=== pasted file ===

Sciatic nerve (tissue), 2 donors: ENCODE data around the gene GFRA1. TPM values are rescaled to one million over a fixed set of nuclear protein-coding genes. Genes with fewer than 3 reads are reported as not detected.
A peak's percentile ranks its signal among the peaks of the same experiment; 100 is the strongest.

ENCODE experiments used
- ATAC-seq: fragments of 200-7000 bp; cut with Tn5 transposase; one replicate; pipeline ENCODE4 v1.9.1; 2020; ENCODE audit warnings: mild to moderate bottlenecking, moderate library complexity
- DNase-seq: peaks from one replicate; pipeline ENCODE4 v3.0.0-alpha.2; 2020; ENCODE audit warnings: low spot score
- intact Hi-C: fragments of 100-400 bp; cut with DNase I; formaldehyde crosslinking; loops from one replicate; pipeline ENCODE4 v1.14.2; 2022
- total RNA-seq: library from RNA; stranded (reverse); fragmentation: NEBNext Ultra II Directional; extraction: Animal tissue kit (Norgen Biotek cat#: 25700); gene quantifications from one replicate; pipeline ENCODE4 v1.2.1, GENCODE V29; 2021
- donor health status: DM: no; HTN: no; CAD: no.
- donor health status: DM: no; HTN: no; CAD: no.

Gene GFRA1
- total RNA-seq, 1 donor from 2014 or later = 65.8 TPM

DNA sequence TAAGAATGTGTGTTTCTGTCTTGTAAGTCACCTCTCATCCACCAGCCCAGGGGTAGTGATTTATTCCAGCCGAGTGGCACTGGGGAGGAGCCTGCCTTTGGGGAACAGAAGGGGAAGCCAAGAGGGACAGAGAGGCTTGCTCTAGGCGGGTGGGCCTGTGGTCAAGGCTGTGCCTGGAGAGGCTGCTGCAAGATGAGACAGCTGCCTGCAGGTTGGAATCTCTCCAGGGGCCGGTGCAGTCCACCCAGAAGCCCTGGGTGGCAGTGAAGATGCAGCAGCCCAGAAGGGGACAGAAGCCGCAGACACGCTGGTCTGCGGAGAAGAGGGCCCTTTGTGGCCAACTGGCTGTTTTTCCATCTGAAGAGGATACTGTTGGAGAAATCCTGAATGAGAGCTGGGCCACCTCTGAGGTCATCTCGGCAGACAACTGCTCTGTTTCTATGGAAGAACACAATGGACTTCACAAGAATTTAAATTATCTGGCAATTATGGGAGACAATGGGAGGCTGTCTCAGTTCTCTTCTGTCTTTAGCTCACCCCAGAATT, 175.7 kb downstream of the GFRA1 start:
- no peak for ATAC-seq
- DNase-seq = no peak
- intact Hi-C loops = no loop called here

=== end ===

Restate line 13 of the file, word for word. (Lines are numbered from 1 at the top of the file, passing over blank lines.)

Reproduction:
- no peak for ATAC-seq